Steele Blames Afghan War on Obama
Republican National Committee Chairman Michael Steele speaks at the Rhode Island Republican Party Convention on Wednesday, June 30, 2010 in Cranston, R.I.
Republican National Committee Chairman Michael Steele on Friday declared his opposition to the Afghanistan war, saying the nine-year-old conflict was of President "Obama's choosing," and that the mission is "probably a lost cause" – prompting at least one prominent Republican to call for his resignation.
Steele made the comments at a fundraiser in Connecticut just two days after the Senate unanimously confirmed Gen. David Petraeus as the new U.S. commander in Afghanistan. Petraeus is taking over for Gen. Stanley McChrystal, who was ousted over his and his aides' scornful remarks of Obama's national security team to Rolling Stone magazine, at a time when America's casualty rate in the war is at record high and the offensive is falling short of expectations.
"This was a war of Obama's choosing," Steele said. "This is not something United States had actively prosecuted or wanted to engage in."
The war in Afghanistan began shortly after the September 11, 2001, terror attacks, in the first year of President George W. Bush's first term. Obama, at the time, was a state senator in Illinois.
"It was [Obama] who was trying to be cute by half by flipping a script demonizing Iraq, while saying the battle really should be in Afghanistan," Steele said in his delivery, which was posted on YouTube. "Well, if he's such a student of history, has he not understood that you know that's the one thing you don't do, is engage in land war in Afghanistan? All right, because everyone who has tried, over a thousand years of history, has failed."
Steele's comments led William Kristol, editor of the conservative magazine The Weekly Standard, to call upon the GOP chairman to resign over the July 4 weekend as "an act of service for the country you love."
"At a time when Gen. Petraeus has just taken over command, when Republicans in Congress are pushing for a clean war funding resolution, when Republicans around the country are doing their best to rally their fellow citizens behind the mission, your comment is more than an embarrassment," Kristrol said in a letter to Steele.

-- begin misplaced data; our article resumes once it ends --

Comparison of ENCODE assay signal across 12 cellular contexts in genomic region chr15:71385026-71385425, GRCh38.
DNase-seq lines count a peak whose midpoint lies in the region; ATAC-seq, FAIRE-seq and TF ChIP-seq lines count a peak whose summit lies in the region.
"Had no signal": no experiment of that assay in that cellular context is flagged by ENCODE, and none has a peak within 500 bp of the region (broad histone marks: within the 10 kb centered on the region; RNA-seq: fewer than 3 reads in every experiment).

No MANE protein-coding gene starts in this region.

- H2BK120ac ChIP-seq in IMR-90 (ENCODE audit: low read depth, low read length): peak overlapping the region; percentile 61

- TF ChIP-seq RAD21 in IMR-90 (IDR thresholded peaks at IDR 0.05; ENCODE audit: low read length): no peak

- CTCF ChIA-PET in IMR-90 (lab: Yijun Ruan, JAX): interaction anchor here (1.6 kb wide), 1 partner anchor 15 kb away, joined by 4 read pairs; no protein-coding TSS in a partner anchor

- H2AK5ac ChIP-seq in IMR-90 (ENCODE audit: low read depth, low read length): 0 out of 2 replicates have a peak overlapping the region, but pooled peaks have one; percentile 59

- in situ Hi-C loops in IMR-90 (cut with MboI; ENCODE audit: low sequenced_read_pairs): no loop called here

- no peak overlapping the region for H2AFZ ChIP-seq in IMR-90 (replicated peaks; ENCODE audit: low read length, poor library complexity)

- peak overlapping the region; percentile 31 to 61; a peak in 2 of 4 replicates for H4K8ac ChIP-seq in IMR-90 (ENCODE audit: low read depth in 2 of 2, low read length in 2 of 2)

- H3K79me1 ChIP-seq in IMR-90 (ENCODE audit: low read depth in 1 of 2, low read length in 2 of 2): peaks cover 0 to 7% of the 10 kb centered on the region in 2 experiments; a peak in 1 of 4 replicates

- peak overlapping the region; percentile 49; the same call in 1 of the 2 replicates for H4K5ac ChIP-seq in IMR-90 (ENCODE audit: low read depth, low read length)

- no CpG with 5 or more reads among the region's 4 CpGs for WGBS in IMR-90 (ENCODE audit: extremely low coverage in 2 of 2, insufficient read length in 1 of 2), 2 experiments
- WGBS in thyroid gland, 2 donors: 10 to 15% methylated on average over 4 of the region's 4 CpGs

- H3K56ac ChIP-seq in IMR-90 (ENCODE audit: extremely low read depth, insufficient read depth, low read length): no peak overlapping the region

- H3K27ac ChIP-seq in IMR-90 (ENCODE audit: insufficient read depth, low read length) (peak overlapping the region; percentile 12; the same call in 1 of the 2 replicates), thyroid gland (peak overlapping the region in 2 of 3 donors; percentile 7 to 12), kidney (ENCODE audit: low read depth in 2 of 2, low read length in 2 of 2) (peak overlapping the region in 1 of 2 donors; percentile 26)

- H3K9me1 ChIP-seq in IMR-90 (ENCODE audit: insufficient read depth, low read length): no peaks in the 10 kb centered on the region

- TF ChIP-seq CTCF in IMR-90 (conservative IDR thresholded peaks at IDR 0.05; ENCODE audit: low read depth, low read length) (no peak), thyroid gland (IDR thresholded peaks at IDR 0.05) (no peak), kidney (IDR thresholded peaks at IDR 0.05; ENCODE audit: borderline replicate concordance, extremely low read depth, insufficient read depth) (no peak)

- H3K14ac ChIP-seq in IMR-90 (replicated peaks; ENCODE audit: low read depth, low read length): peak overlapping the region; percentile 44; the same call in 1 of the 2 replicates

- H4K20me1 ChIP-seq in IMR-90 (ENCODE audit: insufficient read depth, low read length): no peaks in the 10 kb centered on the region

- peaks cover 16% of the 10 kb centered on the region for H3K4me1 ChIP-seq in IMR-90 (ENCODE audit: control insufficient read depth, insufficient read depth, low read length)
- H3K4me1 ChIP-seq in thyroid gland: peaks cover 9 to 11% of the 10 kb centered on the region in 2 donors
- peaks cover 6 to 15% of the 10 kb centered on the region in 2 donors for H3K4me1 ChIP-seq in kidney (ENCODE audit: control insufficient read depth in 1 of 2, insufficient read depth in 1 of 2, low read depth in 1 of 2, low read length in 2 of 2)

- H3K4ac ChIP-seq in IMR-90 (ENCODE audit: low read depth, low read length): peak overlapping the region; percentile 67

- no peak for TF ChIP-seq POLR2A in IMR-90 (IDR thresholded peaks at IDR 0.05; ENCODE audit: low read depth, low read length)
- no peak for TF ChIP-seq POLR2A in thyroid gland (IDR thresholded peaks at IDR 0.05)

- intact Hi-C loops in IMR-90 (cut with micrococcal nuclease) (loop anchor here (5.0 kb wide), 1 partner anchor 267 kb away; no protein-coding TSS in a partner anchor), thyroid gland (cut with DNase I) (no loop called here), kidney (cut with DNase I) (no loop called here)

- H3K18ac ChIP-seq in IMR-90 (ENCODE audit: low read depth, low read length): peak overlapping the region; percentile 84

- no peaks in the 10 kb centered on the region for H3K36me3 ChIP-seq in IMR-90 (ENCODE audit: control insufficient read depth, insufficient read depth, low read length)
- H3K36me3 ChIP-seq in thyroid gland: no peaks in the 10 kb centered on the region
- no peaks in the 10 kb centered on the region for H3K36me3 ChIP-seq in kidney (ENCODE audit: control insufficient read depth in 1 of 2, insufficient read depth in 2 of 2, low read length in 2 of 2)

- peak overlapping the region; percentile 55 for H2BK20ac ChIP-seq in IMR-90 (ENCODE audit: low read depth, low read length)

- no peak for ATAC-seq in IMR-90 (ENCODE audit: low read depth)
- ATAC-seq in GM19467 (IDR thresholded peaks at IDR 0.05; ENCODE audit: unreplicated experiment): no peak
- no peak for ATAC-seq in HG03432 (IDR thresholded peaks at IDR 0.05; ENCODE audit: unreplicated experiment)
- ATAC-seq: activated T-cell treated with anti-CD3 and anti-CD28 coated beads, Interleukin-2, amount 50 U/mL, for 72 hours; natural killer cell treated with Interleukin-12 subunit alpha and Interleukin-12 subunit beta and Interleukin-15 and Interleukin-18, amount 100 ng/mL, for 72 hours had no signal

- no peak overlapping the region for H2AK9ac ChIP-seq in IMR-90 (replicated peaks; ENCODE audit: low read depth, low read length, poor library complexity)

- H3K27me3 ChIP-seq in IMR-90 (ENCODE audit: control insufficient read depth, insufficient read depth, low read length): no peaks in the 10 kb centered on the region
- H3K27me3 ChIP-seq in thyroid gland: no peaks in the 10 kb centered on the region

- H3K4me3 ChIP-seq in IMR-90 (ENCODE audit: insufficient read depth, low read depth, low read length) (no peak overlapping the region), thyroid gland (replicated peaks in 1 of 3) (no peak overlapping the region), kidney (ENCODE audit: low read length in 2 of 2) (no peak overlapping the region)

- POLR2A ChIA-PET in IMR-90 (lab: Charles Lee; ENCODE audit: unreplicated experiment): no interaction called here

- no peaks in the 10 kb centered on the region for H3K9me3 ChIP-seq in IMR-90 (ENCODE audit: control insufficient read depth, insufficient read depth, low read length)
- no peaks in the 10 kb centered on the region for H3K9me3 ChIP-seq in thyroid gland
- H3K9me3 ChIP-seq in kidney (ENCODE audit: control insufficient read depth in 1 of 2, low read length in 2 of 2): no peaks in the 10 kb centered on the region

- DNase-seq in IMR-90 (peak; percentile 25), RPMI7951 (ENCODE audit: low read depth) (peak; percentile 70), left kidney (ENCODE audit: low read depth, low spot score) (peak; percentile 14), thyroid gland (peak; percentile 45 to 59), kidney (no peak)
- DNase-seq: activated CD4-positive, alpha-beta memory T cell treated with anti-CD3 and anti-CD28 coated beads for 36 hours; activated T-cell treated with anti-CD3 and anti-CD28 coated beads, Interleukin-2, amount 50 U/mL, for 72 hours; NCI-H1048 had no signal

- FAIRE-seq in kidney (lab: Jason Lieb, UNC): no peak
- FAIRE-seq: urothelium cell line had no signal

"It's an affront, both to the honor of the Republican Party and to the commitment of the soldiers fighting to accomplish the mission they've been asked to take on by our elected leaders," he wrote.
Kristol noted that a spokesman for the Democratic National Committee had pointed out that Steele's statement put him "at odds with about 100 percent of the Republican Party."
"And not on a trivial matter," Kristol said.
Democratic National Committee spokesman Brad Woodhouse said it was "simply unconscionable that Michael Steele would undermine the morale of our troops when what they need is our support and encouragement. Michael Steele would do well to remember that we are not in Afghanistan by our own choosing, that we were attacked and that his words have consequences."
Steele sought later to clarify his comments by noting that Obama said on the presidential campaign trail that the U.S. should concentrate fighting the war on terror in Afghanistan, not Iraq.
"Now, as president, he has indeed shifted his focus to this region," he said in a written statement. "That means this is his strategy. And, for the sake of security of the free world, our country must give our troops the support necessary to win this war."
"As we have learned throughout history, winning a war in Afghanistan is a difficult task," he added. "We must also remember that after the tragedy of Sept. 11, 2001, it is also a necessary one. That is why I supported the decision to increase our troop force and, like the entire United States Senate, I support Gen. Petraeus' confirmation. The stakes are too high for us to accept anything but success in Afghanistan."
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